What day is this? Wednesday? Already?
Turns out we weren't waiting on the FedEx dude yesterday. We were waiting on the UPS dude (we have a very agreeable UPS dude). Sometime late in the afternoon, the page proofs for Murder of Angels arrived, along with a copy of the CEM (which made for an extraordinarily huge package). The layout looks good. Spooky and I will begin reading over it today or tomorrow. No matter how much I might love this book, I'm dreading the read. I don't think anyone can be expected to read any novel three times in five months and not get a little weary of it. Especially if you happen to be the author of the novel.
But the big news from yesterday is that we've reached an agreement with Penguin regarding Daughter of Hounds. They're buying the book. And I'm relieved, as nothing is ever a foregone conclusion.
I was thinking about "Faces in Revolving Souls" last night, and I believe I may have detected, belatedly, an interesting trend in my short fiction. At some point, I'm guessing aroung 1999 or so, about the time I finished with the stories that make up Tales of Pain and Wonder, my short fiction became far less likely to involve groups of characters, and more likely to focus very stritcly on a single individual. Contrast, for example, "The Road of Pins, " "Spindleshanks (New Orleans, 1956)," "Riding the White Bull," and "Waycross," with such stories as "The Last Child of Lir," "Glass Coffin," "Breakfast in the House of the Rising Sun," "Postcards from the King of Tides," "Bela's Plot," and "San Andreas" (though, one might argue that Lark and Crispin function as two halves of a single organism). Of course, in my earlier work there are numerous stories pertaining primarily to the situation of a single character — "Tears Seven Times Salt," "Lafayette," and "Salammbô" are good examples. But the newer stories, almost without exception, have adopted a claustrophobic attention to the lone (and loner) protagonist. I'm not sure what to make of this, except that the late '90s transition point corresponds closely with my having left Athens and returned to Birmingham, where the whole recluse thing started. In Athens, I actually socialized (and spent a good deal of time traveling to visit friends). I went to shows. And bars. I was in a band. Jump to Birmingham, and I hardly ever left my apartment. The parallel is probably significant.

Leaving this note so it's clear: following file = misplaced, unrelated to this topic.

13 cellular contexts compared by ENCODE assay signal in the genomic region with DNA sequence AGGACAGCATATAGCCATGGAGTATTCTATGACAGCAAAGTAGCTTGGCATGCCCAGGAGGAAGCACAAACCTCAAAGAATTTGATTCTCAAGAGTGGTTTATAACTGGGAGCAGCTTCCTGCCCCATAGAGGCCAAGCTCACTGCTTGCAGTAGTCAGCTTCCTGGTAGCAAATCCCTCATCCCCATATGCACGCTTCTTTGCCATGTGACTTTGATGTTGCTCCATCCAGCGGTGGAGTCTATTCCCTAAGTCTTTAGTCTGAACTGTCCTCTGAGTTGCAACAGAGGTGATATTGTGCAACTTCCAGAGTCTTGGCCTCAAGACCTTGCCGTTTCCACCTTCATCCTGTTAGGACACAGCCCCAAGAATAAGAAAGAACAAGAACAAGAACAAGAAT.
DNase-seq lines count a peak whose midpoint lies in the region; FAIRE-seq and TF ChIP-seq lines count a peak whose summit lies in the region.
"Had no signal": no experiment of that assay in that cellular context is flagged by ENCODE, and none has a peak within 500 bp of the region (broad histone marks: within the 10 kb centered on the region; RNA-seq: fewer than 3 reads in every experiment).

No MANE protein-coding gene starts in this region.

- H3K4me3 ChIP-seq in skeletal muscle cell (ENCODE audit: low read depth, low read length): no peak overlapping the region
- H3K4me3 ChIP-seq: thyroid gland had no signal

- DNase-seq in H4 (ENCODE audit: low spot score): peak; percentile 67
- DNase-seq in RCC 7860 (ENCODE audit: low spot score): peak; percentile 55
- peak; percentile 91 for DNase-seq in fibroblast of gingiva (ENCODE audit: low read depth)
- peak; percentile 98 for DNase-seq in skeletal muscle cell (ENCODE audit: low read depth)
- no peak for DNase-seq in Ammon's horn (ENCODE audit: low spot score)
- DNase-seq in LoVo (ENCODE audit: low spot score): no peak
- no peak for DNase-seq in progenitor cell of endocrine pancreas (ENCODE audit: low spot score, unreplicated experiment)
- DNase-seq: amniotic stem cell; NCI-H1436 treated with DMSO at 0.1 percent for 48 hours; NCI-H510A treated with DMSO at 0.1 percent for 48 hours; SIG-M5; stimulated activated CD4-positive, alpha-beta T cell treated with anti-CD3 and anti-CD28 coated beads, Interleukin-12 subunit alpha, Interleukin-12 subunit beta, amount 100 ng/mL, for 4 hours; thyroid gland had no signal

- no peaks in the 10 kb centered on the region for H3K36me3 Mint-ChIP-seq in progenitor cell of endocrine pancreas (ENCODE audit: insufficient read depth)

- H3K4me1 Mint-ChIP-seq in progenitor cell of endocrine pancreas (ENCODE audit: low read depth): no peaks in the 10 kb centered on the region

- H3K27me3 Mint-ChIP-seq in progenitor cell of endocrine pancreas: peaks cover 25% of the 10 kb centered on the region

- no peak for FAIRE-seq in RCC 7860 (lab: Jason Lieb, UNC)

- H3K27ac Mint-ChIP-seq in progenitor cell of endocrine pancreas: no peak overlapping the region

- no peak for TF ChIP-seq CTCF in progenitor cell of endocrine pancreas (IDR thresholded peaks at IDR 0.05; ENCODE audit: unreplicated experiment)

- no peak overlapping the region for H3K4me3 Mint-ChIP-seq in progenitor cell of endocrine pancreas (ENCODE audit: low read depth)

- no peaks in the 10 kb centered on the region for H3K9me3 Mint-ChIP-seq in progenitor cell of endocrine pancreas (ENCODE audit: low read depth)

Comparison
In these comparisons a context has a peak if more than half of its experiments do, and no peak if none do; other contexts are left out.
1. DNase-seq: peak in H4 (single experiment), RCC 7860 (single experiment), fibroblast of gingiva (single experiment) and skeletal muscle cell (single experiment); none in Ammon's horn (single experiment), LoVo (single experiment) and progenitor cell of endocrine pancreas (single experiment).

There hasn't been a corresponding shift in my novels. Those are still ensemble affairs. I don't think I could bring myself to write 145K words about any single person.*
I'm still not awake. With luck, I'll wake up momentarily and discover that the whole thing with the writing has only been a particularly unsavory nightmare and I am, in fact, Angelina Jolie. Or Uma Thurman. Either way, I'm cool with it.
Because I've spent far too little time talking politics of late (she said, suicidally,) I'll close by including this link (courtesy Robyn) to an article concerning Michael Moore's new documentary, Fahrenheit 911. Of course, we already knew The Mouse was tight with The Shrub, but...
*Update (5/5/09): I pretty much have done just that with The Red Tree. Never say never.